All of these scenarios are central to the ERP space. Not many would dispute the benefits of upping the game on these use cases. The main challenges revolve around the “how,” not the “why” of these applications, that is, the best way to make the collected data available to the ERP system to generate appropriate action.

Enter the Oracle’s JD Edwards EnterpriseOne Internet of Things Orchestrator. JD Edwards is going to market with Internet of Things technology that provides a virtually seamless, powerful integration of operational and information technology. Without limiting our customers to specific applications, such as sketched on the examples above, JD Edwards provides a tool that “hears” the vast amount of sensor “sounds,” filters out the “noise,” and creates a sound score that the ERP system understands, records, and turns into the “music” of targeted action.

Yes, ERP has been around for a while, and it’s tried and true in many ways. However, this old dog is learning some great new tricks, and you, your customers, and your employees benefit.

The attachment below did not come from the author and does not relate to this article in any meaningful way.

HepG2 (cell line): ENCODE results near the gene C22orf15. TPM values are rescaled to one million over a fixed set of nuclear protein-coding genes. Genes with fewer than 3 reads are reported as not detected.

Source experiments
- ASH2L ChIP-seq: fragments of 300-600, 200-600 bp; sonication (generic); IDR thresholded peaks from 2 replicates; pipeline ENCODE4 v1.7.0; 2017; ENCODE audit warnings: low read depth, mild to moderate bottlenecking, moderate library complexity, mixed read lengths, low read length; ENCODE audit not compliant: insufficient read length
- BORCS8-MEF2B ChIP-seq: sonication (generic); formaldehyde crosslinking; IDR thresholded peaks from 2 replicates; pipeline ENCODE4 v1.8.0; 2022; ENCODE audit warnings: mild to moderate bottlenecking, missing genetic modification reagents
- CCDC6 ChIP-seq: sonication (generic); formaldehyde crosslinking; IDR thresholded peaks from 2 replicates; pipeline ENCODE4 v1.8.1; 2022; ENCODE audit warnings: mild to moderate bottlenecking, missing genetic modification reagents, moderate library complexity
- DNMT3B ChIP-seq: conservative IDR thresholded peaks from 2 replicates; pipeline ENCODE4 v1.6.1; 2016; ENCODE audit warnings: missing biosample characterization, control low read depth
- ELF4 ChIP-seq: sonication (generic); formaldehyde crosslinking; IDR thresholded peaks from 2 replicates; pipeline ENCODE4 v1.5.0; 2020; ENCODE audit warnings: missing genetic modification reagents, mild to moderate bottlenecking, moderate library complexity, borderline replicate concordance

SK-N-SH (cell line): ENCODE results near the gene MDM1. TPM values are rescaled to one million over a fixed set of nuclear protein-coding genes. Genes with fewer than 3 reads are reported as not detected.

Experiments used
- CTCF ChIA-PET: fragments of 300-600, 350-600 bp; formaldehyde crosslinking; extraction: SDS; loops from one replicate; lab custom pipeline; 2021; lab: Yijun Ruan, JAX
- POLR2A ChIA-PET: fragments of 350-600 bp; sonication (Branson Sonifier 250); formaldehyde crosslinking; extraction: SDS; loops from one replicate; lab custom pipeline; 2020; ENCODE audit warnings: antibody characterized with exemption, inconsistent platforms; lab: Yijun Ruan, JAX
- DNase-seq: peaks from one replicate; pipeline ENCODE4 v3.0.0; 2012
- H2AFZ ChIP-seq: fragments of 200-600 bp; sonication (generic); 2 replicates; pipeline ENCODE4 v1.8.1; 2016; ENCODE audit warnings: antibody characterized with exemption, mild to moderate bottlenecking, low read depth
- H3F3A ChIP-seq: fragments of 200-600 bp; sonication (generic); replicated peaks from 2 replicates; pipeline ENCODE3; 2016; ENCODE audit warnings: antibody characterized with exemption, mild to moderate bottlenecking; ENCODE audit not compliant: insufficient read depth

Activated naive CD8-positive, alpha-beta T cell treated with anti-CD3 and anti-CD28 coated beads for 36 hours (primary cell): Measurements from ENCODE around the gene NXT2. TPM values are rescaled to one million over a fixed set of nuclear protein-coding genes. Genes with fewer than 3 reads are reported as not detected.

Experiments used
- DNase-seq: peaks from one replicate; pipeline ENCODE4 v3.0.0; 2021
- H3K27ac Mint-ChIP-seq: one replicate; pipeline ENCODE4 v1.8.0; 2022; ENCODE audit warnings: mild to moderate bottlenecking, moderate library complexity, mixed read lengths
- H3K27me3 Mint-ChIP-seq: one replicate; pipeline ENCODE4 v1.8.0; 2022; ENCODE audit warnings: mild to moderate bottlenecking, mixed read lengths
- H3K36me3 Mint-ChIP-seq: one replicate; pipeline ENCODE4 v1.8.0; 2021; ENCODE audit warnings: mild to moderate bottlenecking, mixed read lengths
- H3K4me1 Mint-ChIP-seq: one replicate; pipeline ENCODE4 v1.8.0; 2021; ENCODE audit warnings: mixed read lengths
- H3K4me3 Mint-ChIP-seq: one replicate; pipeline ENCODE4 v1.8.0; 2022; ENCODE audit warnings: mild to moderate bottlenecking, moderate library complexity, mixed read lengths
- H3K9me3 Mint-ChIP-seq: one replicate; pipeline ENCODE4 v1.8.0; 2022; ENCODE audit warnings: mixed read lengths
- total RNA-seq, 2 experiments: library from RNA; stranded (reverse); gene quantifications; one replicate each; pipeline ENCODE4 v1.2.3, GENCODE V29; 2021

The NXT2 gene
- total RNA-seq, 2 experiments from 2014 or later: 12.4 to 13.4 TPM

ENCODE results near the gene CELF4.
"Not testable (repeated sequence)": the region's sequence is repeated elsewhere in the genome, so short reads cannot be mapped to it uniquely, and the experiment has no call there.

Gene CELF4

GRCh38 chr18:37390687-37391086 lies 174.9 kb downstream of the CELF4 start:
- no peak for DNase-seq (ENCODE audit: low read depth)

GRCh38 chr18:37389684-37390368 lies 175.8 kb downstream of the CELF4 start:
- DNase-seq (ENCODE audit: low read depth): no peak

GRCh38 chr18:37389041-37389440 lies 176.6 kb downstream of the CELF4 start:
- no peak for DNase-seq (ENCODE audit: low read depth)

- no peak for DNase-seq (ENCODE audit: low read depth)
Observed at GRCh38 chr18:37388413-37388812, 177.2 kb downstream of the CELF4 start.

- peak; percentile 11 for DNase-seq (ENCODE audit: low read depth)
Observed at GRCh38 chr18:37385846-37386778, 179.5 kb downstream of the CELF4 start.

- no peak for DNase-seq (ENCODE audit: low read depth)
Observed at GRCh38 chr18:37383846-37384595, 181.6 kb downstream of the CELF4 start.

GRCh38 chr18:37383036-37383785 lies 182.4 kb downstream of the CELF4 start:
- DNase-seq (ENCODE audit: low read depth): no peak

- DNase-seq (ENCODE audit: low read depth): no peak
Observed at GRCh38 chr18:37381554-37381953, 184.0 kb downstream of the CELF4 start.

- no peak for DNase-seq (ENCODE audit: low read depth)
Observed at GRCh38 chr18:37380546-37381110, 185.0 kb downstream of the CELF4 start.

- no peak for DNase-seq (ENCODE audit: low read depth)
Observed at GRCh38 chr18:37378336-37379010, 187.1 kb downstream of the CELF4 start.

Find detailed information on Oracle’s JD Edwards EnterpriseOne Internet of Things solutions here.

Friday Oct 31, 2014

Internet of Things— Superfood for your Business

By Ward Quarles - JD Edwards Director

Popeye is depicted as capable of creating solutions to problems that everyone else thought were insurmountable. After consuming his superfood, spinach, solutions were possible because of his superhuman strength.  Will the Internet of Things become superfood to our businesses?

The Internet of Things (IoT) is the next frontier in technology and business development. JD Edwards customers are exploring IoT technologies that allow them to capture, transmit and analyze an unprecedented amount of data, much of which was trapped in their ERP systems. More importantly, these customers are looking for ways to use this data to improve or even radically change their business, and to combine operations technology with information technology to learn something new. The IoT could supercharge any vertical market using JD Edwards EnterpriseOne applications.